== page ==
When we talk about all these topics, mostly we talk about multinational companies. But what about companies that don't have a global footprint? What are their difficulties regarding the topic?

I think it depends on their size. Their challenge might be that they just don’t have the money or resources to put towards DEI work. They also might not have leaders who feel pressure from employees or investors to prioritize DEI. So, they might not see DEI as a topic they need to address. I’m not saying that every country and every business needs to have a comprehensive DEI strategy. However, it is difficult for the company to figure out how to approach DEI work if they don’t have a global headquarters giving them some sort of blueprint. 

Or simply, they might not have the staff to put a strategy in place. Then it ends up that employees do this as a grassroots effort. That can make it more difficult for the company to do strategic DEI work.

Is money a big factor in this whole system? Are there any ways to make all these DEI programs without money, or with less money?

I think in some ways money is just one part of the resources and power that you need to implement DEI work. And it depends on the industry and the country. For example, if we’re talking about a tech company, they might need to solve a problem around hiring more women because they're in such a male-dominated industry. In the end, they might need to spend a lot of money because they’re competing in such a competitive market. 

But money is not everything. It’s good to have some budget associated with your work because it shows that the company finds DEI important enough to allocate some amount of budget to DEI work. But even if the budget is not there, the most important thing is that the company finds this work to be important enough for them and they want to prioritize it. So when they're making business decisions, they consider DEI a factor in those decisions, or when they're developing new HR processes, they want to consider equity as they do that. That might not necessarily cost money, but it costs energy and time.

What is an ideal DEI budget for a multi-company organization? 

It depends on the size of the company, where they're located, what industry they're in. It's a tough question. I think for someone like Microsoft, it's millions, but for a more local company, like a smaller tech company it could be that they have 20-50k for DEI. I recommend this blog post that explores how much DEI work costs, both in time and money.

What is the relationship between a DEI policy and a DEI strategy?

When I think of DEI policies, I think about all the different policies that a company must develop to guide employees and their behavior such as a code of conduct, anti-discrimination policy, or anti-harassment policy. 

When I think about a DEI strategy, I think about the actual commitment that a company is making to implement DEI initiatives over the next several years. Likely, a company needs both policies and a strategy.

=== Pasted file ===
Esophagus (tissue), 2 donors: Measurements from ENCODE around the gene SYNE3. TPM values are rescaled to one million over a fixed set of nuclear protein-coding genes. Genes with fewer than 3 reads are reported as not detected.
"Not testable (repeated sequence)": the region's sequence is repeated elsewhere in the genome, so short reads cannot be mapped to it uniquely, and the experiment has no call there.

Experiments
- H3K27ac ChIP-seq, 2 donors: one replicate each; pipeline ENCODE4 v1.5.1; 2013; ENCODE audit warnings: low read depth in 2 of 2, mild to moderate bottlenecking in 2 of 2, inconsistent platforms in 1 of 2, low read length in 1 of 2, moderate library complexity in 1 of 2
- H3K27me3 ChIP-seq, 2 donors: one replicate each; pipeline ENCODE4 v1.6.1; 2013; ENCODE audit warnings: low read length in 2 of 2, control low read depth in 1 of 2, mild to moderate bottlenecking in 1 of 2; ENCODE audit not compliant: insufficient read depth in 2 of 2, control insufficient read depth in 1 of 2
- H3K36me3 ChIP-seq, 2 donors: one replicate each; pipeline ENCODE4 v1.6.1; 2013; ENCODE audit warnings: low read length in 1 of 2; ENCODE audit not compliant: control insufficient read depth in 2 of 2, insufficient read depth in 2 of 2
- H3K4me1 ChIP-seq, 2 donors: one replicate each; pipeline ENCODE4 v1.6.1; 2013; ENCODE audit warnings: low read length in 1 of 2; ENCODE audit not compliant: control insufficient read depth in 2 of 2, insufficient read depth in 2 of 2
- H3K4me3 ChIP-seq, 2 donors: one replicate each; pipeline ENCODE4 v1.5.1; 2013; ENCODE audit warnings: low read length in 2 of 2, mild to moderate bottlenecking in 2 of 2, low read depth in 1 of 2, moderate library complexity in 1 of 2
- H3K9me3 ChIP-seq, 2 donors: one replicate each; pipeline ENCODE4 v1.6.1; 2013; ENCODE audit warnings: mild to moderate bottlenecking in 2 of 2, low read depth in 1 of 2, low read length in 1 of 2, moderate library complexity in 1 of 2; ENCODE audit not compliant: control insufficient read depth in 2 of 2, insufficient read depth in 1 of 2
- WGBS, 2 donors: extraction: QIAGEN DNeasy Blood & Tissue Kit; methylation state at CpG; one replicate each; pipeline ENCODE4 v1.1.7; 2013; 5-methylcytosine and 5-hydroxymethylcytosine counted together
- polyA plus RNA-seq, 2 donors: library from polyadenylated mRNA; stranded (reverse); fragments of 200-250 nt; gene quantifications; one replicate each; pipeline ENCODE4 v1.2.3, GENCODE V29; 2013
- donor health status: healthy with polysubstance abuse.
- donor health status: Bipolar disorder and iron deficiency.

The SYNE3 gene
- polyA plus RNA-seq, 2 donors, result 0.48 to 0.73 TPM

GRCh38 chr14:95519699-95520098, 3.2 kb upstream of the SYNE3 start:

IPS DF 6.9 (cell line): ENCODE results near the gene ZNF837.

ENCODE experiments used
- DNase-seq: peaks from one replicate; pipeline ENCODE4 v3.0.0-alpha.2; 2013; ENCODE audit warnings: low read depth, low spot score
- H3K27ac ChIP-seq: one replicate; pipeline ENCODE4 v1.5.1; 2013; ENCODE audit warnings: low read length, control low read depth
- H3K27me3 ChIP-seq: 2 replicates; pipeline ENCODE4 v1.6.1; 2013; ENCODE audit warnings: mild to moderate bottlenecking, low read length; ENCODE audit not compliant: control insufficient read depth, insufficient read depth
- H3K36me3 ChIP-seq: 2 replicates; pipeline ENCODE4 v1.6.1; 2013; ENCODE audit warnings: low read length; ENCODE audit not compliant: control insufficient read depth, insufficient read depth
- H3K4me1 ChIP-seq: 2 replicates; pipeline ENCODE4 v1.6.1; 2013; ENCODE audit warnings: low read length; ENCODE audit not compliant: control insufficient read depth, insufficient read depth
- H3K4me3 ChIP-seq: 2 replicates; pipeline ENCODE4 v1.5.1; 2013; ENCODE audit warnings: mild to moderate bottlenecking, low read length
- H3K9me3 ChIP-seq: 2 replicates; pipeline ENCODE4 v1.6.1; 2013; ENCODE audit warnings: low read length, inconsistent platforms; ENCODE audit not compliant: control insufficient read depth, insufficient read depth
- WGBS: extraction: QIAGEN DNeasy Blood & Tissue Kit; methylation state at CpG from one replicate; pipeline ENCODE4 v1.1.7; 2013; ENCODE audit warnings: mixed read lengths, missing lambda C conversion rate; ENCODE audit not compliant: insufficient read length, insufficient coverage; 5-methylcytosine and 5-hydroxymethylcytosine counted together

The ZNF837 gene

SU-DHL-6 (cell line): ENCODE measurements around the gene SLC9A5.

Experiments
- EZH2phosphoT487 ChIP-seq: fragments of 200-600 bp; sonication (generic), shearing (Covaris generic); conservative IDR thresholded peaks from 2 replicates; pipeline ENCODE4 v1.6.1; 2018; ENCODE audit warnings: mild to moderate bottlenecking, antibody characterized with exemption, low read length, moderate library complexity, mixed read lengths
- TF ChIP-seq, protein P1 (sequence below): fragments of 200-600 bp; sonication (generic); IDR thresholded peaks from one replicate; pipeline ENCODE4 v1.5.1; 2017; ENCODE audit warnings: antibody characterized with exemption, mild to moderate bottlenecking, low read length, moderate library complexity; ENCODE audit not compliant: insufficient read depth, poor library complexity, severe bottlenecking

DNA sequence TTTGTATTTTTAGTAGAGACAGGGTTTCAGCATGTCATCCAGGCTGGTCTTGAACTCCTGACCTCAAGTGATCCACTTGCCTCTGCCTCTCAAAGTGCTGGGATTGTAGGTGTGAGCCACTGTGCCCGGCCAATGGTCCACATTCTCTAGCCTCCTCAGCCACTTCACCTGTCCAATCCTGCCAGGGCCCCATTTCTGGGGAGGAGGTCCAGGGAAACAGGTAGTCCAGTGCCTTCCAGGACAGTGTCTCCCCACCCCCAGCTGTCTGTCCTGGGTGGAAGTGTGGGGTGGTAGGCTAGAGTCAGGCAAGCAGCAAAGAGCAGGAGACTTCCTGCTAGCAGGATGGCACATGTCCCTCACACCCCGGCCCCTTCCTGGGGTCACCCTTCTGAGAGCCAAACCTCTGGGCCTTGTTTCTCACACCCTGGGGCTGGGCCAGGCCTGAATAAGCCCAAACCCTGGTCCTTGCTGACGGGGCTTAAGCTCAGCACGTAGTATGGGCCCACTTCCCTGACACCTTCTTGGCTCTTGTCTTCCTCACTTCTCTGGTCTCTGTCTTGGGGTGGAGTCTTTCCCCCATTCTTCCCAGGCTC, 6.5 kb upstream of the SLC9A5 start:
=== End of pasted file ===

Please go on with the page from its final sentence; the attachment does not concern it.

Let’s talk about considering DEI in our HR policies, for a moment. You need to have policies that provide explicit guidance to employees on how they should act, what they're allowed to do, or what they are not allowed to do. DEI plays a part in that. 

If you have a work-from-home policy, but it doesn't consider how parent and caregiver employees can work from home, whether they have a different, more permissive policy, allowing them to work from home more days per month, then you end up building these policies that are fit for everyone on average, everyone gets the same policy. But we know that the whole concept of equity is about understanding that different people need different things. And to give everyone a chance to succeed and everyone a chance to have fair input in decision-making, you need to have equitable processes. You can't have HR-related policies without thinking about DEI.

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You need the strategy to make sure you are considering DEI in HR policies.

Exactly. Oftentimes you need the strategy to explicitly say, "We are going to consider DEI in our policies" so all our stakeholders including everyone who owns those policies, know they need to consider DEI. Without that direction, they often don't do it.

How does an Employee Resource Group Program fit into an inclusive workplace?

ERGs essentially are identity-based groups that are centered around community and advocacy. Oftentimes they build community and provide support to their members. But they also support an inclusive working environment. An ERG Program helps these employee groups to form, mature, and have an impact within the organization. 

The real power comes from this two-way communication between ERGs and the organization. The ERGs are creating a more inclusive workplace for their members. But then the company can ask for feedback or insight from the ERGs and use their experiences to improve the work that the company is doing. ERGs are super important to organizations, but it's also often volunteer work that employees do within companies. There's a big question about how companies support those ERG organizers and how they help them do this type of work, which it's not always easy. This blog post explores the topic of recognition and reward for ERG members in depth.

We just talked about the local diversity challenges. ERGs can be so helpful regarding those because these people know the situation of the country or the area.